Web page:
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$10M NIH grant funds study of brain's link to metabolism, fitness

Group of six people in an office surrounded by bookshelves
The UT Southwestern research team studying exercise-induced brain activity includes (clockwise, from top left) Drs. Jeffrey Zigman, Kevin Williams, Carlos Castorena, Syann Lee, Joel Elmquist, and Laurent Gautron.

UT Southwestern researchers have been awarded more than $10 million from the National Institutes of Health to study how exercise-induced brain activity leads to changes in metabolism and body composition.

The five-year program, funded by the National Institute of Diabetes and Digestive and Kidney Diseases, is led by a multidisciplinary team of researchers that will examine the brain’s role in metabolism, appetite, and physical endurance. Among other goals, the researchers aim to understand why exercise alone is often not enough to lose weight.

“While the physiological responses to exercise have been well documented, especially in humans, the cellular mechanisms and neural circuits underlying these responses are poorly understood,” said Dr. Joel Elmquist, Professor of Internal Medicine and founding Director of the Center for Hypothalamic Research at UT Southwestern as well as Principal Investigator for the grant project. “Our team believes that understanding these mechanisms will lead to improved strategies to target circuit mechanisms and, ultimately, new treatments for conditions such as obesity and diabetes.”

The grant will fund three primary projects exploring relationships between exercise and the brain, each of which is headed by faculty in UT Southwestern’s Center for Hypothalamic Research in the Department of Internal Medicine.

Three cores will support the grant projects. Dr. Syann Lee, Assistant Professor of Internal Medicine, serves as the research coordinator and will assist Dr. Elmquist – who has additional appointments in Pharmacology and Psychiatry – in the administration and operation of the grant.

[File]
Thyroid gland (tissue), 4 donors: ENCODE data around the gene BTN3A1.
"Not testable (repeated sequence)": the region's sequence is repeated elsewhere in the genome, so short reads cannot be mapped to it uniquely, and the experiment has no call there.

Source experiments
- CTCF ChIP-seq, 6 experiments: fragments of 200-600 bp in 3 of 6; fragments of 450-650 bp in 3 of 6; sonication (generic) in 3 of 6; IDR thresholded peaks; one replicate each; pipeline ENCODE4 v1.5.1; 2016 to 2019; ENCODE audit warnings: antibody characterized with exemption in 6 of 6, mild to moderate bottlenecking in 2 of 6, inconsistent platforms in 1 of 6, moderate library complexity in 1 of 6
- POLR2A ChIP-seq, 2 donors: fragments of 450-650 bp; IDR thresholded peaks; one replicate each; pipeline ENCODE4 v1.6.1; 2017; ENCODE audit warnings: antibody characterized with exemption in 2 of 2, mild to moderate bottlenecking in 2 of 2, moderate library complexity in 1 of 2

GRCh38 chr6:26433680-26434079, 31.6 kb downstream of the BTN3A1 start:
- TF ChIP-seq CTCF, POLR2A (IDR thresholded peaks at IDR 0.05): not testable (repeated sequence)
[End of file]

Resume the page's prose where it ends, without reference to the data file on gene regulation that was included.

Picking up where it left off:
Project 1: CNS neurons regulating metabolism

Dr. Elmquist and Dr. Carlos Castorena, Instructor of Internal Medicine, will collaborate with Dr. Nick Betley of the University of Pennsylvania to study how exercise changes the signals sent by neurons in the central nervous system to influence the beneficial effects of exercise. Dr. Castorena of the Elmquist laboratory and former lab member Dr. Teppei Fujikawa previously found that mice lacking the steroidogenic factor 1 (SF1) protein in the hypothalamus region of the brain have blunted metabolic responses to exercise. The two teams will now explore the hypothesis that exercise induces changes to hypothalamic neurons that regulate food intake, body composition, exercise endurance, and insulin sensitivity. These studies will rely on several unique mouse models and high-tech strategies such as neuronal imaging and optogenetics.

 

Project 2: Hormonal changes following exercise

Dr. Jeffrey Zigman, Professor of Internal Medicine and Psychiatry, will lead research investigating the hormonal and neuronal mediators that influence appetite, energy expenditure, and exercise endurance. The investigation follows up on a mouse study published last year by Drs. Zigman and Elmquist suggesting that exercise raises levels of the hormone ghrelin and that inability to respond to the increased ghrelin markedly diminishes food intake after exercise. Dr. Zigman’s team will use a unique collection of genetically engineered mouse models to study the mechanisms regulating exercise-induced ghrelin release. They also will investigate the neuronal sites and other mechanisms by which ghrelin influences metabolic responses to exercise and endurance.

 

Project 3: Neuronal changes after exercise

Dr. Kevin Williams, Associate Professor of Internal Medicine, will investigate the mechanisms underlying exercise-induced adaptations of neurons that influence metabolism. The research will expand on a 2018 mouse study by Dr. Williams that showed exercise rapidly alters the activity in a neural circuit regulating body weight and blood-glucose levels. In particular, a single exercise session altered the activity of this circuit to suppress appetite and improve glucose metabolism, lasting from hours to days. This work highlights the flexibility of hypothalamic neurons in response to exercise.

 

Cores: Neuroanatomy, histology, and exercise

Dr. Laurent Gautron, Assistant Professor of Internal Medicine, will direct the neuroanatomy and histology cores that will provide skilled histological and surgical services to grant investigators. Notably, the core will be an essential component of the characterization and validation of proposed mouse models, including gene-specific deletions studied. Dr. David Wasserman, Professor of Molecular Physiology and Biophysics at Vanderbilt, will direct the exercise physiology core. 

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